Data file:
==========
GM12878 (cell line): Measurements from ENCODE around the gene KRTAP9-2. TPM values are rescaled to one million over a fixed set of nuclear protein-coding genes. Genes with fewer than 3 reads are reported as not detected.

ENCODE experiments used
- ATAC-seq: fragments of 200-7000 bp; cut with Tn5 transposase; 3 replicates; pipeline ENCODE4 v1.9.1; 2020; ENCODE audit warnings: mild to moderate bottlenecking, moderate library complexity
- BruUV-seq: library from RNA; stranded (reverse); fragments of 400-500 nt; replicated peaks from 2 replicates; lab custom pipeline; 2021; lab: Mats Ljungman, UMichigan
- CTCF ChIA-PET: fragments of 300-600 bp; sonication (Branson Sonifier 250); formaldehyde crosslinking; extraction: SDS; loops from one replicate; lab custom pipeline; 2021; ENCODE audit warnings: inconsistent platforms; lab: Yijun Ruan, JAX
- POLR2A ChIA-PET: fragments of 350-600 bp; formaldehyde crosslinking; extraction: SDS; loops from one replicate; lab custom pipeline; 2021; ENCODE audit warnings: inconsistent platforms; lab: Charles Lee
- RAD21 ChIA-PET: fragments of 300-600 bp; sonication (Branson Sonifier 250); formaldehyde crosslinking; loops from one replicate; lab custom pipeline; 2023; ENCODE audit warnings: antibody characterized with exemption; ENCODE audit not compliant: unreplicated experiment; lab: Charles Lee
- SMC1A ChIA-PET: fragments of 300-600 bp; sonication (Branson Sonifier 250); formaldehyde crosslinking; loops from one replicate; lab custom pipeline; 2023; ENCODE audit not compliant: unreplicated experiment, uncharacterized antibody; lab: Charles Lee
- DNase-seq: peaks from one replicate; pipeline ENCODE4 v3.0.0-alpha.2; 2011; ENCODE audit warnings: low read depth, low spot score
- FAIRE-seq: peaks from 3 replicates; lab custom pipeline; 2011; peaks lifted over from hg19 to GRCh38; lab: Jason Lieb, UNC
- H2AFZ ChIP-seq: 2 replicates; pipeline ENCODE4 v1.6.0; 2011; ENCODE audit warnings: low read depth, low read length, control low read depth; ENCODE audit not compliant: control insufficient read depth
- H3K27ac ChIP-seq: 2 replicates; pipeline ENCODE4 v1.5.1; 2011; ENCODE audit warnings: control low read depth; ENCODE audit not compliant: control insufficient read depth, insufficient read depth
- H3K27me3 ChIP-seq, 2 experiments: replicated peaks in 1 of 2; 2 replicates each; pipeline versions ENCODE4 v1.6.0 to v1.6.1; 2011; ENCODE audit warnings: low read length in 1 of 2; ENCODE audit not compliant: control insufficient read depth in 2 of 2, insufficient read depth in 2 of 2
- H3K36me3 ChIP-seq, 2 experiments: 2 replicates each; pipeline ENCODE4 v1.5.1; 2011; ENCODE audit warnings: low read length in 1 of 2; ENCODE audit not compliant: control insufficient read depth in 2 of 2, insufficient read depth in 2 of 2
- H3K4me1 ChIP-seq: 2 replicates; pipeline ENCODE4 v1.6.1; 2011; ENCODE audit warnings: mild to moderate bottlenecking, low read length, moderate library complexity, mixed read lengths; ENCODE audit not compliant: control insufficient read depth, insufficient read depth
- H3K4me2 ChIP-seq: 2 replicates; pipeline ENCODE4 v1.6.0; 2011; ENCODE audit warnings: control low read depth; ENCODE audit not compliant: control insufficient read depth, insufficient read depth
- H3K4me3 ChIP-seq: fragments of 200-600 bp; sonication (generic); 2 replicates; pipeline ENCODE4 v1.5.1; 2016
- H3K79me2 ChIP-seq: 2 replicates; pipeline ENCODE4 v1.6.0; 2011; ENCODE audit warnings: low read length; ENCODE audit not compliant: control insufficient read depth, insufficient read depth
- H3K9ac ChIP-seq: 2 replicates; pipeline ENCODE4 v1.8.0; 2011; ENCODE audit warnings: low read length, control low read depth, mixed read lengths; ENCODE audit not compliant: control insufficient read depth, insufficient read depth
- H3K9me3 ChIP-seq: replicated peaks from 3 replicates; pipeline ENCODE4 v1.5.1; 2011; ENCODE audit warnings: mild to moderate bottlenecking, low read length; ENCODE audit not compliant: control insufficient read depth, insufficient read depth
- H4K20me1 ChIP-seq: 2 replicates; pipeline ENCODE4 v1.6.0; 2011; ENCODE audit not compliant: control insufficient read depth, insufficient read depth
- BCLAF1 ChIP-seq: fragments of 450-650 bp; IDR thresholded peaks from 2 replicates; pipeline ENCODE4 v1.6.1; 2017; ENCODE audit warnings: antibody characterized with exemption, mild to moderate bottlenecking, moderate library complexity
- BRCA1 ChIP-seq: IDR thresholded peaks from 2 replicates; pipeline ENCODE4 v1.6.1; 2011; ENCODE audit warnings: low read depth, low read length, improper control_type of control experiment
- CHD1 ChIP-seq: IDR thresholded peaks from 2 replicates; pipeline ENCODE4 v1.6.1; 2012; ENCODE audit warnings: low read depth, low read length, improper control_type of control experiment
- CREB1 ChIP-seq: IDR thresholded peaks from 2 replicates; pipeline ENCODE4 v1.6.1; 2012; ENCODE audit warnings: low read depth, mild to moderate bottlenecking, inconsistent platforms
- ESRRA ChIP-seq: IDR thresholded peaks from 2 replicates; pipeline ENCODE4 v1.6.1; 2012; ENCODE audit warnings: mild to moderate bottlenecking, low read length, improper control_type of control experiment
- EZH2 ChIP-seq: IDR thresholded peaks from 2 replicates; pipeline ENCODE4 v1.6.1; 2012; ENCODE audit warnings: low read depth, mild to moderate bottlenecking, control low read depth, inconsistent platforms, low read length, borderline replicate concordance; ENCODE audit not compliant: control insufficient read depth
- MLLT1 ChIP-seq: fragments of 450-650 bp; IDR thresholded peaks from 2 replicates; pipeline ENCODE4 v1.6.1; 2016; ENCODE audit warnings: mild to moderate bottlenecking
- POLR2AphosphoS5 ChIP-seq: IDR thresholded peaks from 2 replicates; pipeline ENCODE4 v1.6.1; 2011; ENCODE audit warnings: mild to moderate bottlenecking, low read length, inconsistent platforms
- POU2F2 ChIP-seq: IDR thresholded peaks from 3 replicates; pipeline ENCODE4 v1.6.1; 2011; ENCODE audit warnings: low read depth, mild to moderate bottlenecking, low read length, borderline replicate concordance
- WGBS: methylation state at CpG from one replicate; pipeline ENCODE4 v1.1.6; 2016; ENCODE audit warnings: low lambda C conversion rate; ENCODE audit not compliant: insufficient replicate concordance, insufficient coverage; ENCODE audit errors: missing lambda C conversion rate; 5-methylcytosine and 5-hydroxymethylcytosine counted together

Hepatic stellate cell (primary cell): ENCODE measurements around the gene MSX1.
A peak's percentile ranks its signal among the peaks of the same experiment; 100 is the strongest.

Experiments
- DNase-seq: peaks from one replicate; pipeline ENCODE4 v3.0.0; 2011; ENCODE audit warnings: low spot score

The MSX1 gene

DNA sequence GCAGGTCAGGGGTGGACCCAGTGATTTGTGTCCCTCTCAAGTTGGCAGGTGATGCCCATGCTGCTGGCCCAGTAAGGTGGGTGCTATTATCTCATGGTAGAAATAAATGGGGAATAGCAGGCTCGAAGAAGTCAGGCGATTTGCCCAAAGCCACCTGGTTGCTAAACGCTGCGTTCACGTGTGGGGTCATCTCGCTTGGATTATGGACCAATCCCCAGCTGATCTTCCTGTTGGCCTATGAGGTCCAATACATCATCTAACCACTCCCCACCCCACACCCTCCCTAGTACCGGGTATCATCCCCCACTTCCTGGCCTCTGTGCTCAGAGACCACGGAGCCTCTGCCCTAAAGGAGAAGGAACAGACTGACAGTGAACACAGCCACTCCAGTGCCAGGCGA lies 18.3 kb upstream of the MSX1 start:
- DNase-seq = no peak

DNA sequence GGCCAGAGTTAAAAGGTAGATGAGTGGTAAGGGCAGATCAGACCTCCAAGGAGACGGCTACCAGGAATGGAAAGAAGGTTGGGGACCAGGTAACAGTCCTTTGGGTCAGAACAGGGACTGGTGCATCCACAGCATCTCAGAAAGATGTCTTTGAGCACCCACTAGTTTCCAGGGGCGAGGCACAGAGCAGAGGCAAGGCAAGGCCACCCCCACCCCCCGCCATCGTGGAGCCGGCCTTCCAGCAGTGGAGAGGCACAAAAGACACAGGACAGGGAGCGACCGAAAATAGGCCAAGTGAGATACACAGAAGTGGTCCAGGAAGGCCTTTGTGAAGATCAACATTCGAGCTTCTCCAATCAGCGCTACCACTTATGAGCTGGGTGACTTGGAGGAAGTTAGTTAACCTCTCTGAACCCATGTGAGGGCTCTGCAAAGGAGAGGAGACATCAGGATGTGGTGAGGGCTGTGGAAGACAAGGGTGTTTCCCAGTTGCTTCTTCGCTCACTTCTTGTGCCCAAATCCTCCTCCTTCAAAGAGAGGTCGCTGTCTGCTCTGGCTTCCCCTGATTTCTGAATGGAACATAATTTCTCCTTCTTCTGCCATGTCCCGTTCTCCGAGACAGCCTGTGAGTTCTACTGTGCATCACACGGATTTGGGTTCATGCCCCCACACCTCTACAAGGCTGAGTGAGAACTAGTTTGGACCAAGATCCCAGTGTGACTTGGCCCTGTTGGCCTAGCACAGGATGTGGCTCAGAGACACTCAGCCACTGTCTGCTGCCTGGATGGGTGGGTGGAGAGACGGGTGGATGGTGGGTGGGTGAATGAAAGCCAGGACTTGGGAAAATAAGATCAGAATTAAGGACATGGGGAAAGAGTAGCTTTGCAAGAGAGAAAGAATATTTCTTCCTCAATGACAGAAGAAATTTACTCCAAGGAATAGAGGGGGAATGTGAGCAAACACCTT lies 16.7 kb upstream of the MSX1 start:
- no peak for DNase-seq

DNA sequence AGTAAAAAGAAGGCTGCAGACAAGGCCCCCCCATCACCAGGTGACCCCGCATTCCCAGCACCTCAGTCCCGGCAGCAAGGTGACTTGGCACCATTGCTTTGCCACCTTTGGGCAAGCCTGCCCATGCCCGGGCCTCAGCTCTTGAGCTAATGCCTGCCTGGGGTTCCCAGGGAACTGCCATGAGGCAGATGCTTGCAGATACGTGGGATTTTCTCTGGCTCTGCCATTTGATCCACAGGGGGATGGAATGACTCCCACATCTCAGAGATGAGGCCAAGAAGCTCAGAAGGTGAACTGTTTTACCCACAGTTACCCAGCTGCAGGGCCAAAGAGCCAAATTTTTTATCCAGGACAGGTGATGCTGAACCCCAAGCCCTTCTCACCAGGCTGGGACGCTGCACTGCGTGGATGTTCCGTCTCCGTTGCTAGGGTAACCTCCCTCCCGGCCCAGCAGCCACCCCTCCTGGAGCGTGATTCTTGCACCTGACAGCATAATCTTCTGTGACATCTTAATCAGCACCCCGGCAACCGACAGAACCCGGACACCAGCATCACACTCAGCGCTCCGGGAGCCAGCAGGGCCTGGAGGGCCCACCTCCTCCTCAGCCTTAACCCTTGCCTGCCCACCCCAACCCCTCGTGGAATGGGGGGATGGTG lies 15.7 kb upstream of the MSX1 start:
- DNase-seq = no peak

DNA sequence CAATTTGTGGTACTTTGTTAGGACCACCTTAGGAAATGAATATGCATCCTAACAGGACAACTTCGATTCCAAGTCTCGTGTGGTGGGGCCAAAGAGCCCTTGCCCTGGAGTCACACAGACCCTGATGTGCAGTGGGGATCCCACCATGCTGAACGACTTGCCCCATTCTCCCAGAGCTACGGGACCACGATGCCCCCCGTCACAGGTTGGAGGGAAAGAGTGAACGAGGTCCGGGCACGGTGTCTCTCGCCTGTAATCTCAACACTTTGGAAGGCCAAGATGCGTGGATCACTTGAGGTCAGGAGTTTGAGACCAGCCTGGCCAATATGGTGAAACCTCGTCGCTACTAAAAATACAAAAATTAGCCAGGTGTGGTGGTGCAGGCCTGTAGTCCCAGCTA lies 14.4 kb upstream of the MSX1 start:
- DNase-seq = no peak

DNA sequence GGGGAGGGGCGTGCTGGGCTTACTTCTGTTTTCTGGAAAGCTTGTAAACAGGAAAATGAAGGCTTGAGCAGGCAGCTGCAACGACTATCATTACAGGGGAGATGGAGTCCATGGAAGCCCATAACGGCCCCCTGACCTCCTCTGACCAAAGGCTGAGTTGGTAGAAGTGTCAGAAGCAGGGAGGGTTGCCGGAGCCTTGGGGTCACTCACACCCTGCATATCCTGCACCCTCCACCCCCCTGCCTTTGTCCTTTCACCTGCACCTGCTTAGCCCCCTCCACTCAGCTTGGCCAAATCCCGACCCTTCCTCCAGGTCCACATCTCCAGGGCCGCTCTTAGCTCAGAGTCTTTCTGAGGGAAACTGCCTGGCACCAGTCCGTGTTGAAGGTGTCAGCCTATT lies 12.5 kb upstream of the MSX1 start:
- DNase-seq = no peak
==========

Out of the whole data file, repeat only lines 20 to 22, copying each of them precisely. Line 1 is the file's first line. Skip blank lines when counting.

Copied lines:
- H3K9me3 ChIP-seq: replicated peaks from 3 replicates; pipeline ENCODE4 v1.5.1; 2011; ENCODE audit warnings: mild to moderate bottlenecking, low read length; ENCODE audit not compliant: control insufficient read depth, insufficient read depth
- H4K20me1 ChIP-seq: 2 replicates; pipeline ENCODE4 v1.6.0; 2011; ENCODE audit not compliant: control insufficient read depth, insufficient read depth
- BCLAF1 ChIP-seq: fragments of 450-650 bp; IDR thresholded peaks from 2 replicates; pipeline ENCODE4 v1.6.1; 2017; ENCODE audit warnings: antibody characterized with exemption, mild to moderate bottlenecking, moderate library complexity